Working group examines proposed winter intersession

President Denise Battles introduced the establishment of a working group to potentially restore a winter intersession term at Geneseo. 

The president made the announcement on March 23 in an email sent to the campus community. In the email, the president outlined the goals of the intersessional working group, which includes various members of the college community. 

With Assistant Provost for Curriculum and Assessment Savi Iyer serving as the working group chair, other participants include associate professor for Francophone studies Kodjo Adabra, professor of education Katie Rommel-Esham, Assistant Vice President for Human Resources Julie Briggs, Assistant Provost for Budget and Facilities Enrico Johnson, adjunct lecturer in English and languages and literatures Wes Kennison, Director of Student Life Chip Matthews, Campus Auxiliary Services Executive Director Mark Scott and physics major sophomore Corey Wilkinson. 

With this collaborative and “transparent process,” the working group hopes to not only identify and to outline the possible positive and negative outcomes of reinstituting a winter intersession term at Geneseo, but also to provide potential solutions to mitigate those issues. In addition, the working group will examine the college’s academic calendar to assess the need for any required changes, as well as to look at any and all factors involved in approving this decision. 

The winter intersession term at Geneseo had previously been terminated in 2003, according to Wilkinson. The increasing need for a winter intersession term has prompted the college to reconsider this previous decision, according to Battles.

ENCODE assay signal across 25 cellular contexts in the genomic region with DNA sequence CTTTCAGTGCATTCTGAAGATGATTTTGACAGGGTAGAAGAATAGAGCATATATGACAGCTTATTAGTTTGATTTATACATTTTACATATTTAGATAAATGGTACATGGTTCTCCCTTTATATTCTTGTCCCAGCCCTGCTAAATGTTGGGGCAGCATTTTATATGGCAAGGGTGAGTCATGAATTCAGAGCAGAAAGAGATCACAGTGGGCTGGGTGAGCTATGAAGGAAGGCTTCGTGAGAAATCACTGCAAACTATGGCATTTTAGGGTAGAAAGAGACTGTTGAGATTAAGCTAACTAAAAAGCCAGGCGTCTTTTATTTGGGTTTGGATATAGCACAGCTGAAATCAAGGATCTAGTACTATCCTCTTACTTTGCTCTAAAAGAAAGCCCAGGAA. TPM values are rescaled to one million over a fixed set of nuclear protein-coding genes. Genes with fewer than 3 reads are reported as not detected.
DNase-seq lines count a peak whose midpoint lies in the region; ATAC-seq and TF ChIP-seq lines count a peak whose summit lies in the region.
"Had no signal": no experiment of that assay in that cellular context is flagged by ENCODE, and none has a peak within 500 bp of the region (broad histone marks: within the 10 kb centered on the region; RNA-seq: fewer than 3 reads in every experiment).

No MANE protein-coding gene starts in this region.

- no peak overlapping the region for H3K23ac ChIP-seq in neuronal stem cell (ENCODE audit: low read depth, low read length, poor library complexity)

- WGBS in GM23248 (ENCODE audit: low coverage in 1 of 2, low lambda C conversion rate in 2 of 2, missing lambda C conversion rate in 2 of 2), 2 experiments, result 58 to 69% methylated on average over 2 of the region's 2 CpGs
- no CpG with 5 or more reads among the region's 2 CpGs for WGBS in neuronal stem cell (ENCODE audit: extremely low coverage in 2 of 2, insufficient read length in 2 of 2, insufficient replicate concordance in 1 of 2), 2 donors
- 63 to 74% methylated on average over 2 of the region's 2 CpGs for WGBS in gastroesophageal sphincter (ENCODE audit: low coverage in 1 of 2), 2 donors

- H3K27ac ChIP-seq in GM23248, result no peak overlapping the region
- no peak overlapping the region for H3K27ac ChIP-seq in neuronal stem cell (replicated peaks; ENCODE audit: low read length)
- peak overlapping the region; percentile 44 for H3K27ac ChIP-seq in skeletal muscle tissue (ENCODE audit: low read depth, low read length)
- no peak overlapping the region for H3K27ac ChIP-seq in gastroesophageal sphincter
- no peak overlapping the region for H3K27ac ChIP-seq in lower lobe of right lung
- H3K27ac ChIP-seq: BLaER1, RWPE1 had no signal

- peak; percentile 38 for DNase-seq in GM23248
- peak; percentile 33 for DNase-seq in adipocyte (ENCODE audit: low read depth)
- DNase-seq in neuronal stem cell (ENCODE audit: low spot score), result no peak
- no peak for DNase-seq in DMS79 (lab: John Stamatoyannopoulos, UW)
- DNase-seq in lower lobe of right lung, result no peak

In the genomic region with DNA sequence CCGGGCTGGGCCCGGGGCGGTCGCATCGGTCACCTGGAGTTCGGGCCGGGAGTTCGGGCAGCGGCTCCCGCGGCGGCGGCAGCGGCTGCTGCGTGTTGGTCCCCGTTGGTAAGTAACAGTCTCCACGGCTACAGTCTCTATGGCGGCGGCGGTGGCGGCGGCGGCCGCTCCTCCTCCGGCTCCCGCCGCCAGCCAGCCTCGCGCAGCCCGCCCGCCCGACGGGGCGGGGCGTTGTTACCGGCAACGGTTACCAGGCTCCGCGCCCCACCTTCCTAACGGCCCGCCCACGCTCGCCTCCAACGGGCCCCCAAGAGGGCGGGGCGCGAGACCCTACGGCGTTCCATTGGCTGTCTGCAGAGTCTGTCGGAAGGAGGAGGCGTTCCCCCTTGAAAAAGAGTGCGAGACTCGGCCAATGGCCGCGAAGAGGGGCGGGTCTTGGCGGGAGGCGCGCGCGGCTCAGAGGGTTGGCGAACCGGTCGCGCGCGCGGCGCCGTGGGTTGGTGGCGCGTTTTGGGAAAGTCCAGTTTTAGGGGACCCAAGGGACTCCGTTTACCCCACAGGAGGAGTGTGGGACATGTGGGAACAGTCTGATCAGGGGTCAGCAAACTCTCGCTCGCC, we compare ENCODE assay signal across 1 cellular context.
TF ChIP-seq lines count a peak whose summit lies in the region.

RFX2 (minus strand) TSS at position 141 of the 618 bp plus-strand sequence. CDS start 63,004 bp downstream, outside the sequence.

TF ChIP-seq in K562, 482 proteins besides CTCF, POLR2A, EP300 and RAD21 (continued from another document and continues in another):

There have been multiple considered benefits that would come as a result of reestablishing a winter intersession term, according to Matthews. 

“Having those two weeks to recover would be beneficial because it allows you that mental health and physical health break so that you can rest, you can do some leisure events, you can visit your family and friends, and you can come back to campus renewed and ready to hit the semester,” Matthews said. “Geneseo’s rigorous. It requires a lot of work, so a little bit of a break would be good.”

An intersession term would also serve to benefit students that remain on-campus during winter break, according to Wilkinson. 

“Right now, we already have students that are staying over winter break,” Wilkinson said. “There’s people like the athletes, international students, so they’re kind of here and they’re not doing anything.”

Students would also have the option to take additional courses during the intersession on campus, as well as to participate in study abroad programs.

Some of the challenges of a winter intersession include potential changes to the academic calendar. Additionally, student interest in the intersession would have an impact, along with the quality of the courses being offered over a shorter amount of time and the availability of professors to teach the courses. 

“If you’re going to provide a course, you’re going to need a time that still is rich, robust and still in keeping with other courses,” Matthews said. “We don’t want to have to do anything that would mean we’re offering less of a product just because it’s a little bit shorter.”

Student input has helped contribute to shaping some of these concerns and changes, according to Wilkinson. Students have had issues with how changing the academic calendar will impact clubs, Wilkinson said. Some students also believe, however, that an intersession has the potential to help them take general education requirements during this period and to take less credits during the fall and spring semester. 

The working group will continue to discuss these issues and to work to solve them throughout the rest of the spring semester, and the campus community can expect to be notified of the group’s findings during the middle of May, according to Battles. 

“I think it really is an opportunity to look at how we can utilize a time in between semesters to give another educational opportunity, whether that’s taking a course for a student or maybe a study abroad kind of thing,” Matthews said.